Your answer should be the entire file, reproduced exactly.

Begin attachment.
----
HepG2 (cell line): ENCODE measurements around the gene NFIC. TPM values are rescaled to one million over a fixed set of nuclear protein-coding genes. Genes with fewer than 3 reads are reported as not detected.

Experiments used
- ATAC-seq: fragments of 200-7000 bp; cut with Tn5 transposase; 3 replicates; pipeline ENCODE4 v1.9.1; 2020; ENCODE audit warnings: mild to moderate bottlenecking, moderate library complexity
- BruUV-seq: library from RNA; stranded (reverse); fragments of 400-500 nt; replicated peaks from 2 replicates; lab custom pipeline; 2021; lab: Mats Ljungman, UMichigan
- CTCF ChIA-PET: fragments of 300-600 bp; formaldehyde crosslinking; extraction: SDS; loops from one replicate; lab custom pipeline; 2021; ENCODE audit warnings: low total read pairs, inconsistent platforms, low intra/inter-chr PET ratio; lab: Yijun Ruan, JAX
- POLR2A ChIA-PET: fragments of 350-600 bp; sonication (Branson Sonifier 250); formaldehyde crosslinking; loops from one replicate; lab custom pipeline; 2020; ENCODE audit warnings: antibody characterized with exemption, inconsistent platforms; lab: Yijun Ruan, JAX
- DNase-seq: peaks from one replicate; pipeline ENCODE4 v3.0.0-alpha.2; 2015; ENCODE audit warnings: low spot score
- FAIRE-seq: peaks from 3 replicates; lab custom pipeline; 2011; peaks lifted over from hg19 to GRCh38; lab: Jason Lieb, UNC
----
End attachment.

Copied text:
HepG2 (cell line): ENCODE measurements around the gene NFIC. TPM values are rescaled to one million over a fixed set of nuclear protein-coding genes. Genes with fewer than 3 reads are reported as not detected.

Experiments used
- ATAC-seq: fragments of 200-7000 bp; cut with Tn5 transposase; 3 replicates; pipeline ENCODE4 v1.9.1; 2020; ENCODE audit warnings: mild to moderate bottlenecking, moderate library complexity
- BruUV-seq: library from RNA; stranded (reverse); fragments of 400-500 nt; replicated peaks from 2 replicates; lab custom pipeline; 2021; lab: Mats Ljungman, UMichigan
- CTCF ChIA-PET: fragments of 300-600 bp; formaldehyde crosslinking; extraction: SDS; loops from one replicate; lab custom pipeline; 2021; ENCODE audit warnings: low total read pairs, inconsistent platforms, low intra/inter-chr PET ratio; lab: Yijun Ruan, JAX
- POLR2A ChIA-PET: fragments of 350-600 bp; sonication (Branson Sonifier 250); formaldehyde crosslinking; loops from one replicate; lab custom pipeline; 2020; ENCODE audit warnings: antibody characterized with exemption, inconsistent platforms; lab: Yijun Ruan, JAX
- DNase-seq: peaks from one replicate; pipeline ENCODE4 v3.0.0-alpha.2; 2015; ENCODE audit warnings: low spot score
- FAIRE-seq: peaks from 3 replicates; lab custom pipeline; 2011; peaks lifted over from hg19 to GRCh38; lab: Jason Lieb, UNC